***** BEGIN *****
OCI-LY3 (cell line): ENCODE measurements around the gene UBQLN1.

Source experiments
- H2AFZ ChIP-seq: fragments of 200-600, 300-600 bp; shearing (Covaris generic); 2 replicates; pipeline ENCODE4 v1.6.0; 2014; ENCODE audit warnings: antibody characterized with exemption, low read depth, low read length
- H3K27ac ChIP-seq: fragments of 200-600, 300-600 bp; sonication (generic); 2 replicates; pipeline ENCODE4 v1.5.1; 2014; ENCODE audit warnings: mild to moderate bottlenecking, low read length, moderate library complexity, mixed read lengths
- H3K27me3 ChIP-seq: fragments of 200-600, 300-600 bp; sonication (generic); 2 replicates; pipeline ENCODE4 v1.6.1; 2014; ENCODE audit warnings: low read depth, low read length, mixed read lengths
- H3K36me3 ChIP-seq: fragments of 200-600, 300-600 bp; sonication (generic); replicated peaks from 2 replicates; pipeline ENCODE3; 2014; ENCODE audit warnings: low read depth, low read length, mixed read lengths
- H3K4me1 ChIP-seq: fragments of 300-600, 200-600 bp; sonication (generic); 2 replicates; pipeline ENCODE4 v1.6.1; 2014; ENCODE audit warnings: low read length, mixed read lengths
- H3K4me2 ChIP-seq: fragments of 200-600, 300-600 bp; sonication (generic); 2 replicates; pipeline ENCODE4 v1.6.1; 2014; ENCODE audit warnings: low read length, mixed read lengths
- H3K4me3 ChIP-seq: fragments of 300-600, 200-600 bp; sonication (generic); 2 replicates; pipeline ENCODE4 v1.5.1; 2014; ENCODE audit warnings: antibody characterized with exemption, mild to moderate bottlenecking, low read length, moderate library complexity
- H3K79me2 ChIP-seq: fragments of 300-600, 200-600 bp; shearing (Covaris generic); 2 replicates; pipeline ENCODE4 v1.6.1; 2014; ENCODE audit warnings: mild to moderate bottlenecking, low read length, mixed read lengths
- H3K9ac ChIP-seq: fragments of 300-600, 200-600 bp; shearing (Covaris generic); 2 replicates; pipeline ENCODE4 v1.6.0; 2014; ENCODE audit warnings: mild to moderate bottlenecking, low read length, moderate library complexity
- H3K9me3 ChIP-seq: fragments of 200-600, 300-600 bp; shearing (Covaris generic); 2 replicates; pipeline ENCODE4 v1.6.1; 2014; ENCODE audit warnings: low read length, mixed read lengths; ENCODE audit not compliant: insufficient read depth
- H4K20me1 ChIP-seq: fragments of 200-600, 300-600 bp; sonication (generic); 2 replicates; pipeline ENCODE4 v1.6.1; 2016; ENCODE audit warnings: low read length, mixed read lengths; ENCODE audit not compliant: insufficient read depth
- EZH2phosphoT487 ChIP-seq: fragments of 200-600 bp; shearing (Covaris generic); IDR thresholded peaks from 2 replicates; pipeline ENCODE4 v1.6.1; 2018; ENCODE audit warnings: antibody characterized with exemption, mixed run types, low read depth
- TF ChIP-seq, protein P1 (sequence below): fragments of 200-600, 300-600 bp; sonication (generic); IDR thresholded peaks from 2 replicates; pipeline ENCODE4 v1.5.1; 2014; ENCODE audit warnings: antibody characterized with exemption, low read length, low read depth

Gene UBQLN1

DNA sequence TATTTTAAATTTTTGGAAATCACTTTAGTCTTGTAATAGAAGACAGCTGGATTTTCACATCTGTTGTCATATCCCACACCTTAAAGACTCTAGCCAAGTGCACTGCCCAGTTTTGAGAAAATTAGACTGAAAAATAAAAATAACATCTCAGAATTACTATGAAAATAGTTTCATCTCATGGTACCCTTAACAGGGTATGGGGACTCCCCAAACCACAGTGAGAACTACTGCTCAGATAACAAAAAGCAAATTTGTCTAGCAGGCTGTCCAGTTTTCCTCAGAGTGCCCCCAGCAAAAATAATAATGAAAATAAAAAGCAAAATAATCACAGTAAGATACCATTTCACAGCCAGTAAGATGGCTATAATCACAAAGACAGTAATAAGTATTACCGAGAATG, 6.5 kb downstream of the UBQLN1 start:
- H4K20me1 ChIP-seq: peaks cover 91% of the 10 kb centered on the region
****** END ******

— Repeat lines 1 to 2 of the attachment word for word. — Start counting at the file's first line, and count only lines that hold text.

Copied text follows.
OCI-LY3 (cell line): ENCODE measurements around the gene UBQLN1.

Source experiments